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Reducing Suicide: A National Imperative people from completing suicide.2 A prominent nationally representative survey conducted in the early 1990s found that 44 percent of Americans are opposed to suicide under any circumstances; most of the remainder are opposed to suicide except in the case of terminal illness (Agnew, 1998). In some situations, however, the stigma of suicide acts to increase suicide risk because it may prevent people from disclosing to clinicians their suicidal thoughts or plans. Studies cited later in this chapter clearly indicate that patients often do not discuss their suicidal plans with their clinician. This, in turn, leads to their under-treatment and thus increases their likelihood of suicide. The existence of stigma surrounding mental illness is best supported by nationally representative studies of public attitudes. Studies find that about 45–60 percent of Americans want to distance themselves from people with depression and schizophrenia. The figures are even greater for substance use disorders (Link et al., 1999). Stigma leads the public to discriminate against people with mental illness in housing and employment (Corrigan and Penn, 1998). It also discourages the public from paying for treatment through health insurance premiums (Hanson, 1998). Public attitudes toward mental health treatment are somewhat contradictory: while nationally representative surveys find that Americans generally support mental health treatment for people with disorders, the public is less willing to use formal services if they anticipate a mental health problem for themselves (Pescosolido et al., 2000; Swindle et al., 2000). For people with mental illness, the consequences of societal stigma can be severe: diminished opportunities, lowered self-esteem, shame and concealment of symptoms, and lower help-seeking behavior (Hornblow et al., 1990; Link et al., 1997; Sussman et al., 1987; Wahl, 1999). The National Comorbidity Survey, one of the only nationally representative studies to investigate why individuals with mental illnesses do not seek treatment, found that almost 1 in 4 males and 1 in 5 females with Posttraumatic Stress Disorder cite stigma as their reason (Kessler, 2000). While the majority with mental illness do not seek treatment, there is wide demographic variability: women and younger adults (ages 18-44) are more likely to reach some kind of care, whereas ethnic minorities and older people are less likely (Bland et al., 1997; Gallo et al., 1995; Narrow et al., 2000; US DHHS, 1999; US DHHS, 2001). If they make contact with primary care providers, stigma inhibits them from bringing up their mental health concern. Patients may instead report more somatic symptoms of 2 Both stigmas can feed into the emotional burden in the wake of a suicide attempt by someone with mental illness. They may experience the stigma of mental illness, as well as the stigma of having tried to die by suicide.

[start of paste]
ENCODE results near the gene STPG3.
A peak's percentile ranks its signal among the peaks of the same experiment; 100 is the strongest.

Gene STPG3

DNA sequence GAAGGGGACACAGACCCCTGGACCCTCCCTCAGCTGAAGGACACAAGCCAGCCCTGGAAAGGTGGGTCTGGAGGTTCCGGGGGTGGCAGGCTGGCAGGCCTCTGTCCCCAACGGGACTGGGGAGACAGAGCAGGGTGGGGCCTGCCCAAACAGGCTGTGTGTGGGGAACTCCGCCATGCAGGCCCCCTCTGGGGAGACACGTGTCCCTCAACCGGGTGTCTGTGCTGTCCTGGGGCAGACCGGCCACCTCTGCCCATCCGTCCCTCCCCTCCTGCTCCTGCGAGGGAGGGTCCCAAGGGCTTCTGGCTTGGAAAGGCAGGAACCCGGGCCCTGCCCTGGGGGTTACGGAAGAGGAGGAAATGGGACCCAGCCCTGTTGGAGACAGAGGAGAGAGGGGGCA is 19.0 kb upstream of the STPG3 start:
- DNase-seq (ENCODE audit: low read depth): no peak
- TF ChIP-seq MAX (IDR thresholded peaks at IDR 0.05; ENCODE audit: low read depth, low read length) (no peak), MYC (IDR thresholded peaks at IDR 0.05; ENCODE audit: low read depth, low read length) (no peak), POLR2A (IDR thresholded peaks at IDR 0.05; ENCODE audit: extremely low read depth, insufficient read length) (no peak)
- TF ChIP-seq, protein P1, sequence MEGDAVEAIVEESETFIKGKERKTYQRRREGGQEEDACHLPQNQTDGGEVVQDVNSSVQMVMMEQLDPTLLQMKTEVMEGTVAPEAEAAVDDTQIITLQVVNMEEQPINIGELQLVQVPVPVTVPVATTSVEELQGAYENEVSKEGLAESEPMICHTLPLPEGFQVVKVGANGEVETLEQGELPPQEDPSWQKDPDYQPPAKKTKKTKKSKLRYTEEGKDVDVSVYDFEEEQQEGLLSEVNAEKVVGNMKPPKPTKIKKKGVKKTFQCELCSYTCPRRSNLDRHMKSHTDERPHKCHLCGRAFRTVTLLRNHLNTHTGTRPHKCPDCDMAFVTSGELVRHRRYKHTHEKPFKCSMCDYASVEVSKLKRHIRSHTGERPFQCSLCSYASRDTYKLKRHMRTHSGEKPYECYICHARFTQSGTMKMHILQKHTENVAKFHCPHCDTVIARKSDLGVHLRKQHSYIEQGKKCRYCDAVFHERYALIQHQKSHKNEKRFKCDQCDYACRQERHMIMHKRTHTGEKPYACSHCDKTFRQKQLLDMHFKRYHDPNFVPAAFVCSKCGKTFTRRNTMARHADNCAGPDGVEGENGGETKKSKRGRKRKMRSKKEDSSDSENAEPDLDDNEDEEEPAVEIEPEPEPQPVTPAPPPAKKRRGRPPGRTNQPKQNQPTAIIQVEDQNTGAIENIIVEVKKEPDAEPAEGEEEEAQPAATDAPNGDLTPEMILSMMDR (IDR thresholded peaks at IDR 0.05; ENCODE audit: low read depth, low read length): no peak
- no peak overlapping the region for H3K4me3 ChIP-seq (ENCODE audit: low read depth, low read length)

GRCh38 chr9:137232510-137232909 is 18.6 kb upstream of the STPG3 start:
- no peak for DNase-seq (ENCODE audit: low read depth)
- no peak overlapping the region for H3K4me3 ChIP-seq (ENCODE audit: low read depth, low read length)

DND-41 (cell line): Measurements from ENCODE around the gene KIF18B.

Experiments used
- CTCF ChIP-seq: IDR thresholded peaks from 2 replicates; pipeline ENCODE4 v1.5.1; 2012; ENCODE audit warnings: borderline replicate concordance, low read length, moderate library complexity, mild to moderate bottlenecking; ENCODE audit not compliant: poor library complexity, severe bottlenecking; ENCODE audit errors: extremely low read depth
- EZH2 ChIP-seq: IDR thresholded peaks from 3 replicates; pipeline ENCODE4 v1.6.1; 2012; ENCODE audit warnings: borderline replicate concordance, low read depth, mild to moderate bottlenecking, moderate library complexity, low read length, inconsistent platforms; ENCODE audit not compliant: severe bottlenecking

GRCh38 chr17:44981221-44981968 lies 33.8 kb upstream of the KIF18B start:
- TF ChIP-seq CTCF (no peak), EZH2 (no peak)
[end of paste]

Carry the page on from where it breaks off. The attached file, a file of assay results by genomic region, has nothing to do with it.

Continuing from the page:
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Reducing Suicide: A National Imperative mental illness, such as dizziness and stomach disturbances, because these are more culturally acceptable (US DHHS, 2001). Even if patients begin treatment for mental illness, stigma can deter them from staying in treatment. These problems are especially relevant for older people (Sirey et al., 2001), adolescents, and certain ethnic populations. These groups are discussed later in the chapter because they are at high risk for suicide. Stigma also extends to family members. Family members of people with mental illness have lowered self-esteem and more troubled relationships with the affected family member (Wahl and Harman, 1989). Families of suicidal people tend to conceal the suicidal behavior to avoid the shame or embarrassment, or to avoid the societal perception that they are to blame (especially with a child or adolescent suicide). After suicide, family members suffer grief as well as pain and isolation from the community (PHS, 2001). Financial Barriers The cost of care is among the most frequently cited barriers to mental health treatment. About 60–70 percent of respondents in large, community-based surveys say they are worried about cost (Sturm and Sherbourne, 2001; Sussman et al., 1987). Economic analyses of patterns of use of mental health services clearly indicate that use is sensitive to price: use falls as costs rise, while use increases with better insurance coverage (Manning et al., 1986; Taube et al., 1986). Rises in co-payments of mental health services are associated with lower access (Simon et al., 1996a). The demand for mental health services is more responsive to price than is demand for other types of health services (Taube et al., 1986). Having health insurance, through the private or public sector, is a major determinant of access to health services (Newhouse, 1993). People without health coverage experience greater barriers to care, delay seeking care, and have greater unmet needs (Ayanian et al., 2000). Overall, about 16 percent of Americans are uninsured, but rates are higher in racial and ethnic minorities (Brown et al., 2000). Having health insurance, however, does not guarantee receipt of mental health services because insurance typically carries greater restrictions for mental illness than for other health conditions (US DHHS, 1999). Over the past decade, during the growth of managed care, disparities in coverage have led to a 50 percent decrease in the mental health portion of total health care costs paid by employer-based insurance (Hay Group, 1998). Not surprisingly, insured people with mental disorders in a large United States household survey in 1994 were twice as likely as those without disorders to have reported delays in seeking care and to have reported being unable to obtain needed care (Druss and Rosenheck, 1998).